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asked a lot of questions so i just thought to write a short, book as an opportunity to answer those questions. not to tell everything, that's in the book. >> rose: but it's good to review exactly why this is important. exactly what they discovered and exactly where they're going now. >> so one thing is we don't yet know exactly what they've discovered and that's the answer to the question of where they're going now. but let's backtrack and talk about what they're looking for. so basically -- so it's important in the sense that it's important for particle physicistss. it won't make a difference in your daily life-- at least not tomorrow. but what it's telling us is where elementary particles, the fundamental building blocks of matter, acquired their mass. how did they acquire their mass? it sounds like a really strange concept because you think particles had masss from the get-go. but it turns out your theory will be inconsistent. you will make nonsensical predictions. you need a mechanism, some way in there these particles acquire their masses. and what the higgs boson does, it tells you that the mechanism
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called the higgs mechanism is correct. it tells you that this is how elementary particles acquire their masses. but you want to know what was there that gave them that -- what induce it had higgs mechanism in the first place. you know, we're not just looking to open as russian doll and just find the little elements. we're looking for the forces. what is the nature of forces. what is the nature of physics? >> rose: and that's what what the higgs boson explains? what are the forces. >> well, in some sense it induces a new type of force but what it's really doing is completing the standard model. the standard model -- in the standard model we assume particles acquired their masses through this higgs mechanism but there was a clearly a missing ingredient. there had to be something responsible for it. so the higgs boson is sort of the completion. and one of the things that was so interesting about this discovery is it didn't have to look like this. there are other types of particles, other sectors that can make the higgs mechanism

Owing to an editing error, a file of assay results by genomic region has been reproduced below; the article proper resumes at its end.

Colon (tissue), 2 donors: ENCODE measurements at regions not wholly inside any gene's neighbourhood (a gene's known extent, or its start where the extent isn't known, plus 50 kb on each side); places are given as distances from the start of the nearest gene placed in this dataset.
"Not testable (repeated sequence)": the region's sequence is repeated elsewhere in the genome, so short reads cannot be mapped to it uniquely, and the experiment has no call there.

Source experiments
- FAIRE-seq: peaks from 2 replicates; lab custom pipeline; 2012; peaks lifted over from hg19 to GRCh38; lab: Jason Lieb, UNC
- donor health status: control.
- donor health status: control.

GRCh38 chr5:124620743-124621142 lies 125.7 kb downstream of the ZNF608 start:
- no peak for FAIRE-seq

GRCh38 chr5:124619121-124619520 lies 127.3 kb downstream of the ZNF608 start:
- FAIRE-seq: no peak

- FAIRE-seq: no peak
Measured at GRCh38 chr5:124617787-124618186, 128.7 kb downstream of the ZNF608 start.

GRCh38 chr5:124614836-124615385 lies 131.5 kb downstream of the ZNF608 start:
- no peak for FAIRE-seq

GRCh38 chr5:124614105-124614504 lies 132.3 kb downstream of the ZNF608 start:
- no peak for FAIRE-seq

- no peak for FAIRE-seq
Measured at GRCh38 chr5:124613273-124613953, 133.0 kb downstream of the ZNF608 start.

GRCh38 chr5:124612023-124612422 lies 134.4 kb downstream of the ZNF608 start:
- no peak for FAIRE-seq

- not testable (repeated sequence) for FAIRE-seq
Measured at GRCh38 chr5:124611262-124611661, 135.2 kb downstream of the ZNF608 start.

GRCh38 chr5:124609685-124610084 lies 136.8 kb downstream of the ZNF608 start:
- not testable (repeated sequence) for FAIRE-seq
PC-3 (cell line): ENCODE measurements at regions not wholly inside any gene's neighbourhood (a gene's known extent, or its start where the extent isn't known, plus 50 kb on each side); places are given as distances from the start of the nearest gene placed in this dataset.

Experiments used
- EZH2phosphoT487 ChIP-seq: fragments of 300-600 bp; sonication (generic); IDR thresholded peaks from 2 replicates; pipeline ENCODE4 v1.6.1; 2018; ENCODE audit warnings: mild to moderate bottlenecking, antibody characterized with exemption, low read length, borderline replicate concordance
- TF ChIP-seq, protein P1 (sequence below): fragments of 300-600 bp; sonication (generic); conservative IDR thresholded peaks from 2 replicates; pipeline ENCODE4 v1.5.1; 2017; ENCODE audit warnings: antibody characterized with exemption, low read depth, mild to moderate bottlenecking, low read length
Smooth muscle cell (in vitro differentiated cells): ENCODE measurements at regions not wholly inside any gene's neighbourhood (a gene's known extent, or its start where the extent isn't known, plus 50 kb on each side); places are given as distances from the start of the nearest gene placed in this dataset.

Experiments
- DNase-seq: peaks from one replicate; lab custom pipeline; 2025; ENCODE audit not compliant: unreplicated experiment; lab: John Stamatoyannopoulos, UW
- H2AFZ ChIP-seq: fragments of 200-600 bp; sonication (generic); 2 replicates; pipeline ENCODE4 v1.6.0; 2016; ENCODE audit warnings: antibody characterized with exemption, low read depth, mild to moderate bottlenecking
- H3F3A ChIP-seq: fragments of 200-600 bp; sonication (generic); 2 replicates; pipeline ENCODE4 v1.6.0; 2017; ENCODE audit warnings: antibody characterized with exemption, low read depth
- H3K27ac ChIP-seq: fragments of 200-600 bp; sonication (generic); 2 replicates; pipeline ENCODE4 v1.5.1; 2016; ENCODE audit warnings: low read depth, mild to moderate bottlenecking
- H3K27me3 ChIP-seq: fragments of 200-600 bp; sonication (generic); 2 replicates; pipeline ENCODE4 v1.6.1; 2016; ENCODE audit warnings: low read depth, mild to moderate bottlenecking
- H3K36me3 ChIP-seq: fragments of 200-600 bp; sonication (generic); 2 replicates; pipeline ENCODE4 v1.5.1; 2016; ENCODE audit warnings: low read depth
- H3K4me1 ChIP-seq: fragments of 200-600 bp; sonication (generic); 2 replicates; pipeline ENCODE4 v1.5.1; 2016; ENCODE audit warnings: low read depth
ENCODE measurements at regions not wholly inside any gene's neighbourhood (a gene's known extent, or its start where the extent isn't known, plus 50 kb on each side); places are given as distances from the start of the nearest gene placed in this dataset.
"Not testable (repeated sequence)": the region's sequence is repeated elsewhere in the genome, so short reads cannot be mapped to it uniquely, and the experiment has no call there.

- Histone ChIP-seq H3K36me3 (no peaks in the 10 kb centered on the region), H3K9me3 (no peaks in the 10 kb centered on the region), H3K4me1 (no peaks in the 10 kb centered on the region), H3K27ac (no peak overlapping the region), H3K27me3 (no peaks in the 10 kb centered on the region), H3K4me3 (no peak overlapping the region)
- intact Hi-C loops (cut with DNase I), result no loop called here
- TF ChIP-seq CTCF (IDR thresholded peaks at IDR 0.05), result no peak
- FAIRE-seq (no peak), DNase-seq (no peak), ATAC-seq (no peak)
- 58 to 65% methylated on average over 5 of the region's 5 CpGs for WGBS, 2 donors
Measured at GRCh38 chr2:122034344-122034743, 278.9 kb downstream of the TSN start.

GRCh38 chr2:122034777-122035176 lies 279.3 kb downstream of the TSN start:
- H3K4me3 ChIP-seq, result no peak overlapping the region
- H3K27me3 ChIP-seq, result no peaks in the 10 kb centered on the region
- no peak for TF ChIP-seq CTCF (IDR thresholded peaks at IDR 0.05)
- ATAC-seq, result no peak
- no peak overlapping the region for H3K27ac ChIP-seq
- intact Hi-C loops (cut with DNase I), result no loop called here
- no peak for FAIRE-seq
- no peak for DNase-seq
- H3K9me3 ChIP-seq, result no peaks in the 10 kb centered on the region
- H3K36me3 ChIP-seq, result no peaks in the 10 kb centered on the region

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work. the higgs boson is in some sense the simplest possibility. but it could be more complicated and that's one of the reasons the experiments are now studying in detail propertys of the higgs boson to find out is it really the simplest example that implement this is mechanism or is it something richer and deeper that sheds light on what goes beyond? >> rose: do you consider it the greatest discovery in the 21st century? >> well, as far as i know --. >> rose: i'll say in the a different way. if not this, what would it be? >> well, you know, it could in the future as far as particle physics goes there's a lot of reasons to think the higgs boson is not the end of the story. >> rose: ah! so where do we go from here! >> exactly. so the higgs boson -- it tells you particles acquire masses but it doesn't tell you why those masses are what they are. and it turns out the answer to that question -- it's ha hard question to answer and seems to indicate some very rich deeper theories that underfly standard
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model. such as an extension of the similar trees of space and time into the quantum regime or even an extra dimension of space, something we've talked about. it seems that could be something deep and rich about the nature of space or what's going on at those scales and this's also what the large had ron collider is trying to find. >> rose: where does this take us? >> on the one hand it's gratifyed to see this theory that was proposed is correct and to have a particle to study. for the experimenters, this is an amazing thing. they built this experiment and it was working fantastically but to have a particle that you can measure its properties and see what's going on. but unfortunately, so far, it looks a lot like what -- exactly what was predicted. now it doesn't look exactly like it. there were some properties that deviate slightly and it's those deviations that give rich clues as to how to go beyond it. if it looks exactly like a standard model higgs boson that still tells us something. of course we're looking for